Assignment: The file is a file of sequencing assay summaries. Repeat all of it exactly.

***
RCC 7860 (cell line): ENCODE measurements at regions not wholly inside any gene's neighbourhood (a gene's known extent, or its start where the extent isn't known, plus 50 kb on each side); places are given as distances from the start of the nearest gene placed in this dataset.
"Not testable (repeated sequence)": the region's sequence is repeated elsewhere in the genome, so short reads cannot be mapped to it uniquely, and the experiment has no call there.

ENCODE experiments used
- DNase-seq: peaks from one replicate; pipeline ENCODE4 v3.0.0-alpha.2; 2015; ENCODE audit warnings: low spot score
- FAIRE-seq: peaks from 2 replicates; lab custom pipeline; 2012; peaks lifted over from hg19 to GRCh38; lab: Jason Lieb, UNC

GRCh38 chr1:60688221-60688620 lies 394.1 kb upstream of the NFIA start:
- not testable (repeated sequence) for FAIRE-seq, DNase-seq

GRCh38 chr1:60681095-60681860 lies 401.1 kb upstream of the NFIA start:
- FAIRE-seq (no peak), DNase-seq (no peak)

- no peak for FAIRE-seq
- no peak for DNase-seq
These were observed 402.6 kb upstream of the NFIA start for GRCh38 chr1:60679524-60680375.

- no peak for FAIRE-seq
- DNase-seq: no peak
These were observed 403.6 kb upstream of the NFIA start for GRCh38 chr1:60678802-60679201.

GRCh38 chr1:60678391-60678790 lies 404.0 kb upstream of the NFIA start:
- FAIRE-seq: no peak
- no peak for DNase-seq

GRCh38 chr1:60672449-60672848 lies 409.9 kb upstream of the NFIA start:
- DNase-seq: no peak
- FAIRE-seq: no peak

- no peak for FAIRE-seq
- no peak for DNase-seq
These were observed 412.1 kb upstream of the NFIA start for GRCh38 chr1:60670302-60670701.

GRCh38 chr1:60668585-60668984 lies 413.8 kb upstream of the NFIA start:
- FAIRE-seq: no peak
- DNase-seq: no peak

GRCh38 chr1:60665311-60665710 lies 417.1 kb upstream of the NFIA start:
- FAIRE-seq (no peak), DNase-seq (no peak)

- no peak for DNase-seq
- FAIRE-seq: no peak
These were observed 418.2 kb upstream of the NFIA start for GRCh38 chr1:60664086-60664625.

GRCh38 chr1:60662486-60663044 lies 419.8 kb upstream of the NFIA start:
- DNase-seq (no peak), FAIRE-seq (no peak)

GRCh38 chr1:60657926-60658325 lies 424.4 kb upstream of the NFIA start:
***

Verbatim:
RCC 7860 (cell line): ENCODE measurements at regions not wholly inside any gene's neighbourhood (a gene's known extent, or its start where the extent isn't known, plus 50 kb on each side); places are given as distances from the start of the nearest gene placed in this dataset.
"Not testable (repeated sequence)": the region's sequence is repeated elsewhere in the genome, so short reads cannot be mapped to it uniquely, and the experiment has no call there.

ENCODE experiments used
- DNase-seq: peaks from one replicate; pipeline ENCODE4 v3.0.0-alpha.2; 2015; ENCODE audit warnings: low spot score
- FAIRE-seq: peaks from 2 replicates; lab custom pipeline; 2012; peaks lifted over from hg19 to GRCh38; lab: Jason Lieb, UNC

GRCh38 chr1:60688221-60688620 lies 394.1 kb upstream of the NFIA start:
- not testable (repeated sequence) for FAIRE-seq, DNase-seq

GRCh38 chr1:60681095-60681860 lies 401.1 kb upstream of the NFIA start:
- FAIRE-seq (no peak), DNase-seq (no peak)

- no peak for FAIRE-seq
- no peak for DNase-seq
These were observed 402.6 kb upstream of the NFIA start for GRCh38 chr1:60679524-60680375.

- no peak for FAIRE-seq
- DNase-seq: no peak
These were observed 403.6 kb upstream of the NFIA start for GRCh38 chr1:60678802-60679201.

GRCh38 chr1:60678391-60678790 lies 404.0 kb upstream of the NFIA start:
- FAIRE-seq: no peak
- no peak for DNase-seq

GRCh38 chr1:60672449-60672848 lies 409.9 kb upstream of the NFIA start:
- DNase-seq: no peak
- FAIRE-seq: no peak

- no peak for FAIRE-seq
- no peak for DNase-seq
These were observed 412.1 kb upstream of the NFIA start for GRCh38 chr1:60670302-60670701.

GRCh38 chr1:60668585-60668984 lies 413.8 kb upstream of the NFIA start:
- FAIRE-seq: no peak
- DNase-seq: no peak

GRCh38 chr1:60665311-60665710 lies 417.1 kb upstream of the NFIA start:
- FAIRE-seq (no peak), DNase-seq (no peak)

- no peak for DNase-seq
- FAIRE-seq: no peak
These were observed 418.2 kb upstream of the NFIA start for GRCh38 chr1:60664086-60664625.

GRCh38 chr1:60662486-60663044 lies 419.8 kb upstream of the NFIA start:
- DNase-seq (no peak), FAIRE-seq (no peak)

GRCh38 chr1:60657926-60658325 lies 424.4 kb upstream of the NFIA start: